A Pastoral Response to the Sparks Middle School Shooting

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I write this with a tear-soaked keyboard. I cannot pretend to have the perfect response to what is happening in Sparks, Nevada. At Living Stones, we are a church of churches that meet all over the state. Sparks Middle school is in our backyard. People in our community are certainly affected by this tragedy.

I do not have what it takes to weave together an adequate response. There is no glossary in the back of the Bible that says, “What to say when innocent teachers and students are viciously murdered on a cool autumn Monday morning. ”

This day is dark.

We are filled with fear, great sadness, and questions.

Pithy cliches like “Let go and let God” are patronizing on days like today.

Millions are angry, confused, and shaking their fist, asking God where he was and what he’s going to do about it. Many people in the Bible did just that, too.  In fact, today many of us are crying out with the Psalmist “How long, oh Lord?” and with John the Revelator, “Come quickly, Lord Jesus!” There are families today who are metaphorically clothed in sackcloth and ashes.

Christians, like all of mankind, are no strangers to suffering. In fact, our Bible is filled with it. The pinnacle of our entire story involves the One we worship - Jesus Christ, the Suffering Servant. In fact, we even have a book in the Bible entitled “Lamentations” because our faith is one in which we can take real complaints and drop them all on God’s doorstep. In the New Testament, Peter tells us “Cast all of your cares on him because he cares for you.”

As Christians, we don’t recite mantras to stones which cannot hear us nor lift a finger to help. As Christians, we know that self-medication really doesn’t solve our sobbing hearts. In Christianity, we don’t have cookie-cutter answers that make sense out of pure evil. In fact, that’s part of the problem. Evil makes no sense. As Christians, we don’t have all the answers.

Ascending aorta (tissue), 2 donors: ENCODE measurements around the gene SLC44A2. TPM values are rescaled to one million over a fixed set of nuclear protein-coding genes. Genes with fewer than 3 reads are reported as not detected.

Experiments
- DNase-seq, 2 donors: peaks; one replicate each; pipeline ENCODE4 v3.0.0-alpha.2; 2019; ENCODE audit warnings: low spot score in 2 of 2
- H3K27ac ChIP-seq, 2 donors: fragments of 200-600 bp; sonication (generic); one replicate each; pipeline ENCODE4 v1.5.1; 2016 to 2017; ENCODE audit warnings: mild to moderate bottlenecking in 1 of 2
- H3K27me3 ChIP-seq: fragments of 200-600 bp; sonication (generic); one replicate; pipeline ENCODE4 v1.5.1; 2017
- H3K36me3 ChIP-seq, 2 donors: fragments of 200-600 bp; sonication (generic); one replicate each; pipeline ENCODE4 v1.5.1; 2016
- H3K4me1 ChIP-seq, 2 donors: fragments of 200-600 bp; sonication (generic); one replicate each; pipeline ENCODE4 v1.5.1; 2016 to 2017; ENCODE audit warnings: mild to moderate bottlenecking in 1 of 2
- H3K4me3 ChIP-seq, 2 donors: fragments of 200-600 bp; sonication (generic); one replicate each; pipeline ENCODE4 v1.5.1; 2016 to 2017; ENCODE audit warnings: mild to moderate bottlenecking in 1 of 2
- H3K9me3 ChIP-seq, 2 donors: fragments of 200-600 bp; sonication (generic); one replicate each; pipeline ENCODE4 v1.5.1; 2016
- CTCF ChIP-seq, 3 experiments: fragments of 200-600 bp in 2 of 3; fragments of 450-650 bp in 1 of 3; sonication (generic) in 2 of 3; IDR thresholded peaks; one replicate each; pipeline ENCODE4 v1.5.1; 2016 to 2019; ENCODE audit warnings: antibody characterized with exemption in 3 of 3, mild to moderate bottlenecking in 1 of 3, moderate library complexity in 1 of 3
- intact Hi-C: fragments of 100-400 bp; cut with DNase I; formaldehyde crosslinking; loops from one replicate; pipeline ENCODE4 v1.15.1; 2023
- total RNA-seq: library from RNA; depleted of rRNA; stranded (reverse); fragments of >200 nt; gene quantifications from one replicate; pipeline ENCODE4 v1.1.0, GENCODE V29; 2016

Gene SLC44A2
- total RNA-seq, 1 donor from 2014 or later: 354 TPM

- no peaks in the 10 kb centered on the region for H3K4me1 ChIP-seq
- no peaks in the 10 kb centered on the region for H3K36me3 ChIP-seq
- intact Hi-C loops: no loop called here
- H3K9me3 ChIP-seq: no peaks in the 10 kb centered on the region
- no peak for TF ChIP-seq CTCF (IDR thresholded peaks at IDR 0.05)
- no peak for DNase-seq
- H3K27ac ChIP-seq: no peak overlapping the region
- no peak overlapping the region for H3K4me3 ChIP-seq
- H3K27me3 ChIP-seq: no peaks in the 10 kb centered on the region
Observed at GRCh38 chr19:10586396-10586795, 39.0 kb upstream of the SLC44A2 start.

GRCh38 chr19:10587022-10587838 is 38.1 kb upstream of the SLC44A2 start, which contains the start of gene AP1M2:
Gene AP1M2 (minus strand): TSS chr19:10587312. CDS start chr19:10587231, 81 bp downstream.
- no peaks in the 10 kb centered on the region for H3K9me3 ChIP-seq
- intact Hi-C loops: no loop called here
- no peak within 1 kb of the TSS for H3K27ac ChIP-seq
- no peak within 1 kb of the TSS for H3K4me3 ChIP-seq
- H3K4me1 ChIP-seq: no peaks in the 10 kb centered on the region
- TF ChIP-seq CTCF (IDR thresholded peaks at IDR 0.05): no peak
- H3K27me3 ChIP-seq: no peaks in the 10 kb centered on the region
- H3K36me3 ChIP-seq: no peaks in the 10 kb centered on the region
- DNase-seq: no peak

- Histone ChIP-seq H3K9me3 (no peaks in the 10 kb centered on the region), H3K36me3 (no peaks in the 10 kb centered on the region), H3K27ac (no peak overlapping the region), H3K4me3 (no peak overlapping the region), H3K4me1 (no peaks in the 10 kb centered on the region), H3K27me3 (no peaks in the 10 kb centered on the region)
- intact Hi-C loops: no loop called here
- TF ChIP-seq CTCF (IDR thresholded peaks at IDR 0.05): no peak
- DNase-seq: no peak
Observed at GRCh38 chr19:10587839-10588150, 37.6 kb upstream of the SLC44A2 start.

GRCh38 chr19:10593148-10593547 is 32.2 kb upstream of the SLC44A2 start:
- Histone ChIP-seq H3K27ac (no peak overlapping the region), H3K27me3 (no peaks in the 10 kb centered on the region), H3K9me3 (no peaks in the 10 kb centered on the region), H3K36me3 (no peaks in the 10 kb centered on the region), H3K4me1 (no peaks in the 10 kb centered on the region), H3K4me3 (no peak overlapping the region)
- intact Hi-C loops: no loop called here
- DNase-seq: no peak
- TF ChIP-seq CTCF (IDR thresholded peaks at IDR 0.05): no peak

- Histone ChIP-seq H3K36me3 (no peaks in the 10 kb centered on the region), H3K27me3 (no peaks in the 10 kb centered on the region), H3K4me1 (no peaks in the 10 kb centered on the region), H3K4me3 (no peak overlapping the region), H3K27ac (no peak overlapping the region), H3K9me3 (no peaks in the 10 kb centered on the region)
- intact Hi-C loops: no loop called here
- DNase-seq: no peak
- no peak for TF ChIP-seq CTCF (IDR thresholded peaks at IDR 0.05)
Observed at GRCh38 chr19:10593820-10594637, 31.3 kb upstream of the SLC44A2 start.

Some would argue, “God doesn’t even know how this feels to be trapped in a world that is overrun in evil.”

However, God Almighty, the Abba Father of Jesus, knows what it is like to see his only Son horrifically murdered at the hands of evil men.

In getting down to the very grit of humanity, German Theologian Jürgen Moltmann demonstrated how important the Incarnation really is. He said this:

“What kind of a poor being is a God who cannot suffer and cannot even die? A God who cannot suffer is poorer than any human. For a God who is incapable of suffering is a being who cannot be involved. Suffering and injustice do not affect him. And because he is so completely insensitive, he cannot be affected or shaken by anything. He cannot weep, for he has no tears. But the one who cannot suffer cannot love either. So he is also a loveless being.”

2,000 years ago, Jesus Christ was born as the light into this dark world. At his birth, innocent children were murdered by Herod. Today, as billions celebrate his first advent, more innocent people were murdered because, even though times and technologies and cultures change, human hearts do not unless the One who was born in the manger causes us to be born into his Kingdom.

There is a day coming when God will wipe away every tear from our eyes. That day is not today, so we weep with those who are weeping.

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Editor's note: At the time of this publication, the details of the shooting are still being released. For more information, here is a link to the Reno Gazette-Journal's live updates.

If you live in Sparks and need pastoral support, please contact Pastor Kyle Bateson at kyleb@lschurches.com.